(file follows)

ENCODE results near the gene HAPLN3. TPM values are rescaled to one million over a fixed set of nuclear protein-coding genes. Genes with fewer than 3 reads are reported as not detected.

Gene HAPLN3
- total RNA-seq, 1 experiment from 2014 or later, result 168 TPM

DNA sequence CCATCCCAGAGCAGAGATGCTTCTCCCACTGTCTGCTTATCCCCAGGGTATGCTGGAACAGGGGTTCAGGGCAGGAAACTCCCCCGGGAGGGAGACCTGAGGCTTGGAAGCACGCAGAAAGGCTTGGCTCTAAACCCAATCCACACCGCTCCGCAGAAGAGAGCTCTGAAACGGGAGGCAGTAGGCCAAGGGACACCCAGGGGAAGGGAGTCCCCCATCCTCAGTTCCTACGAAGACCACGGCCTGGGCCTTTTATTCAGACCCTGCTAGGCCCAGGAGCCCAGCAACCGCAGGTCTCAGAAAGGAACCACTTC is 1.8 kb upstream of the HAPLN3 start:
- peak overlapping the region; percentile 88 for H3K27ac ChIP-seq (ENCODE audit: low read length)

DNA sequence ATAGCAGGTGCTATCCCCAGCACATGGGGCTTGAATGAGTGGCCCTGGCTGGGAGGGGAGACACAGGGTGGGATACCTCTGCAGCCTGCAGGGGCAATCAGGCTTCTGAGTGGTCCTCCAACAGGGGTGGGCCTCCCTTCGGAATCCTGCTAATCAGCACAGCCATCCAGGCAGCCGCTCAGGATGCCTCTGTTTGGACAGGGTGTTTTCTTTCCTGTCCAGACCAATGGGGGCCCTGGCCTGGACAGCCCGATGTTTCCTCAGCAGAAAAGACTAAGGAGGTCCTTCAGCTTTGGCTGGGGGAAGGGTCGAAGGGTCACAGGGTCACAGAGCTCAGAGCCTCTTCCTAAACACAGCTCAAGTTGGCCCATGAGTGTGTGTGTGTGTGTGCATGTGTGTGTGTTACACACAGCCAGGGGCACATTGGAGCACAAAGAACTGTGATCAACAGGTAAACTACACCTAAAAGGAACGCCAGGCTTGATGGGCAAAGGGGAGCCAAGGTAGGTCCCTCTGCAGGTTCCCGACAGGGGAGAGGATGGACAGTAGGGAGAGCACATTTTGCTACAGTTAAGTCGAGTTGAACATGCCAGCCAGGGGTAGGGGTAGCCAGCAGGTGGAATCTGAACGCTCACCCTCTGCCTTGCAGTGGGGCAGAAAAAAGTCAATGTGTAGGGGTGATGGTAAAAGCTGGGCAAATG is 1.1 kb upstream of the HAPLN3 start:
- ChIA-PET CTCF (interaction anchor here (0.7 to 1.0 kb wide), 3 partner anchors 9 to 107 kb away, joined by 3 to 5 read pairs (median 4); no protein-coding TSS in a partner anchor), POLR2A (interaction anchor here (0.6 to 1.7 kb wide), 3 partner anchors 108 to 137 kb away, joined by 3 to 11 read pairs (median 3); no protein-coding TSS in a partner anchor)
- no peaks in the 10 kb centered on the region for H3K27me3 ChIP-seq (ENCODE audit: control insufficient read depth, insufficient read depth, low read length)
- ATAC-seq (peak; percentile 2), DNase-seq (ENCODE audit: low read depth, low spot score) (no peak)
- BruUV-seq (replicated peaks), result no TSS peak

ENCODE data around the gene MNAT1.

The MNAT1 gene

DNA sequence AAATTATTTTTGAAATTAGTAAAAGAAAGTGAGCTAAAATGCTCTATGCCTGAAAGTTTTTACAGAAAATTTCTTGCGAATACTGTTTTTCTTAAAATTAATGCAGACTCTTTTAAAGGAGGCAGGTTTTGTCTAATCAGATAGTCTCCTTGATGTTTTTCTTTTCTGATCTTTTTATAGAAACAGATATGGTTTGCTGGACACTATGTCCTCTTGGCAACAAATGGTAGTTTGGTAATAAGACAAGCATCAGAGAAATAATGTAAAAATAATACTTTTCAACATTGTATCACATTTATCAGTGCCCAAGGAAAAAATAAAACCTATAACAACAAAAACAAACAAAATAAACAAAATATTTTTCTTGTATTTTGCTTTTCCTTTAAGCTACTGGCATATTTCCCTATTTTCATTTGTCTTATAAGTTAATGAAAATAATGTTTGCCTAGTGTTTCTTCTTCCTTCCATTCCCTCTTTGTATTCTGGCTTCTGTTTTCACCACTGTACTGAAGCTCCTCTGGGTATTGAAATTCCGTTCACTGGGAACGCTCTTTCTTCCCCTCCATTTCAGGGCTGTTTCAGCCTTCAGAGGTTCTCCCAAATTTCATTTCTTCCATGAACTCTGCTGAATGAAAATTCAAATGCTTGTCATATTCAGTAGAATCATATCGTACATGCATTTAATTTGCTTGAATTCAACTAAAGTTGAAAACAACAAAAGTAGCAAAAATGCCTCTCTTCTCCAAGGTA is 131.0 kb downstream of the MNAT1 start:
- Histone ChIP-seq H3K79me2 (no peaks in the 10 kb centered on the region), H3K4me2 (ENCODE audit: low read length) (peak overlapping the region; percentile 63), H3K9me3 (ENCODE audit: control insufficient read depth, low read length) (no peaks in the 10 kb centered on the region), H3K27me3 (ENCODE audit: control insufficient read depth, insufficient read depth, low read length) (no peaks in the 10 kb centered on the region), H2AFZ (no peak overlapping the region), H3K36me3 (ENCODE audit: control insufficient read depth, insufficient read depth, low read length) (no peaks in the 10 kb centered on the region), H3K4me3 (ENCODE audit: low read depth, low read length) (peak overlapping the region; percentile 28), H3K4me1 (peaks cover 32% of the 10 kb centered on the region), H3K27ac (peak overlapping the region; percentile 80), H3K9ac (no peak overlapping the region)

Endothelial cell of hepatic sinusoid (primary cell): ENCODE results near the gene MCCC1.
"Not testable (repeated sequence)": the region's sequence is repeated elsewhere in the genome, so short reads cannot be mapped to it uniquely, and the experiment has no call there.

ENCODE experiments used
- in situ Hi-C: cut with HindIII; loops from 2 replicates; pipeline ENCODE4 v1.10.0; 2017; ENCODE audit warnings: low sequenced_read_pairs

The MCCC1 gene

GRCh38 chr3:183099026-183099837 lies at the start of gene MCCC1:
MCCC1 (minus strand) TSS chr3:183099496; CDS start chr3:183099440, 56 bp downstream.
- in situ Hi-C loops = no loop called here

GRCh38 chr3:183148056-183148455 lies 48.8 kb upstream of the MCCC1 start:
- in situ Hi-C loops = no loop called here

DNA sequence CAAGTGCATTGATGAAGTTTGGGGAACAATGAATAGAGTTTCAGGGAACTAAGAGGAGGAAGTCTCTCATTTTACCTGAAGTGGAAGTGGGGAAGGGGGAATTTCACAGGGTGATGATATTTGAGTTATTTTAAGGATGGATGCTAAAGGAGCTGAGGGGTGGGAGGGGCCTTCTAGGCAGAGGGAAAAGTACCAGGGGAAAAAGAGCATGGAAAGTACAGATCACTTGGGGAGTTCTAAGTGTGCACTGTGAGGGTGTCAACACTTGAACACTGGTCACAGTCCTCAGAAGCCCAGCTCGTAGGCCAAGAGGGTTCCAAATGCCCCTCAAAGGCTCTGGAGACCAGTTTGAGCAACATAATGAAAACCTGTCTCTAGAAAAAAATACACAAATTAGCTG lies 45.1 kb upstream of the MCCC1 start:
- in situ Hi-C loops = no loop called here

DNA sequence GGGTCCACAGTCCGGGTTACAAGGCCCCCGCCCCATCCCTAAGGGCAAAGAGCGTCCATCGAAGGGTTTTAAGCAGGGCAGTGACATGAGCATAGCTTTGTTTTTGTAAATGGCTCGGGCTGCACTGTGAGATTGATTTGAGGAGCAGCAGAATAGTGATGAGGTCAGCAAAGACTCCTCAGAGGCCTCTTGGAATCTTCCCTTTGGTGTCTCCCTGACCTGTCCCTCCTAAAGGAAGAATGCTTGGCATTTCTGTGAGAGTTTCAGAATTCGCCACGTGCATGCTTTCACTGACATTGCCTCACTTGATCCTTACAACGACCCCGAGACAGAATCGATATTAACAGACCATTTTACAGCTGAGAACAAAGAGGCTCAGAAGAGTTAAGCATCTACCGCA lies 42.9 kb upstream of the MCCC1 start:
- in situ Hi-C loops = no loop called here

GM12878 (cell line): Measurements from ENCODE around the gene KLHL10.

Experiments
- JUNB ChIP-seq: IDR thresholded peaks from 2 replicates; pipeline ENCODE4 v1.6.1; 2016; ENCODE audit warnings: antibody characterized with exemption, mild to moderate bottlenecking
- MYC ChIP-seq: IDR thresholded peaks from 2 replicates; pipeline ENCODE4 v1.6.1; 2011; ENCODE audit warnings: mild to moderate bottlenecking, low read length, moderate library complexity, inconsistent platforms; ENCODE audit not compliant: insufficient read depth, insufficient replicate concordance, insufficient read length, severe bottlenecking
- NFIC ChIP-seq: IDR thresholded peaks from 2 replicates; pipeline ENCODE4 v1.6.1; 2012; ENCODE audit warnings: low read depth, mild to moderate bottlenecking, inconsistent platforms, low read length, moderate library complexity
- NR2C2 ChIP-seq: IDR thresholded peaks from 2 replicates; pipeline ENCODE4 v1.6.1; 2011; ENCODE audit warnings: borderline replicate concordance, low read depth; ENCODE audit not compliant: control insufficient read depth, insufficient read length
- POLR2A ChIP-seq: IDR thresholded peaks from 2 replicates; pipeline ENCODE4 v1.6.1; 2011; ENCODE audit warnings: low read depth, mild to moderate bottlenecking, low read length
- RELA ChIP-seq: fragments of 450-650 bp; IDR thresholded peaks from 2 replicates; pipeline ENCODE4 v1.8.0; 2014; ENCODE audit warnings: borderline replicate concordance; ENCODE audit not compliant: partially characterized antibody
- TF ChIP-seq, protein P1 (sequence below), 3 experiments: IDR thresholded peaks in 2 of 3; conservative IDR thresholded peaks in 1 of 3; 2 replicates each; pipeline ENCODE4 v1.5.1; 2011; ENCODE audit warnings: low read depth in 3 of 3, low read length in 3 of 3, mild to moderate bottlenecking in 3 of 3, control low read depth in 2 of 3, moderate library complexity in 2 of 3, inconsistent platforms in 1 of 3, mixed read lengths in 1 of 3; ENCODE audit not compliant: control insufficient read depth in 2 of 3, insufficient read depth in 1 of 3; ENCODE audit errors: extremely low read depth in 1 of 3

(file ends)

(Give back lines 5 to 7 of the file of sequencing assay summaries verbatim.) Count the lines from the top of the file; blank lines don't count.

- peak overlapping the region; percentile 88 for H3K27ac ChIP-seq (ENCODE audit: low read length)

DNA sequence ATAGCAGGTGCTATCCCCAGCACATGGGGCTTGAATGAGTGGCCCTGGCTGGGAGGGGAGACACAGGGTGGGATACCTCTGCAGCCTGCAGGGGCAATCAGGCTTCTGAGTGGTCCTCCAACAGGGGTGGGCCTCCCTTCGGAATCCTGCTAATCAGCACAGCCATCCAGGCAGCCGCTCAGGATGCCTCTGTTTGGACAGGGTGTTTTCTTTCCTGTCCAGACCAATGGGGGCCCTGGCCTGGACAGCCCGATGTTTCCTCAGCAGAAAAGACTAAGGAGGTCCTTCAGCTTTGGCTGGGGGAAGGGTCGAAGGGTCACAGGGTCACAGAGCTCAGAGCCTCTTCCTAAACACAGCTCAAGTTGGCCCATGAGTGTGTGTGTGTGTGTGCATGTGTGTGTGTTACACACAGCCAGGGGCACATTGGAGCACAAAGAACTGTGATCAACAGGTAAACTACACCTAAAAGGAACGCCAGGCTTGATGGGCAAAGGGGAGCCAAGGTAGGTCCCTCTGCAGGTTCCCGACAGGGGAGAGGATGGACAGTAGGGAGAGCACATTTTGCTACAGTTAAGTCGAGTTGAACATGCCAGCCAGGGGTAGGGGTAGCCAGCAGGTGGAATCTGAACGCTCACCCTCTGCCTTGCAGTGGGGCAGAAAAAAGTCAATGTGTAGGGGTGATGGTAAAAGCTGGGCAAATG is 1.1 kb upstream of the HAPLN3 start:
- ChIA-PET CTCF (interaction anchor here (0.7 to 1.0 kb wide), 3 partner anchors 9 to 107 kb away, joined by 3 to 5 read pairs (median 4); no protein-coding TSS in a partner anchor), POLR2A (interaction anchor here (0.6 to 1.7 kb wide), 3 partner anchors 108 to 137 kb away, joined by 3 to 11 read pairs (median 3); no protein-coding TSS in a partner anchor)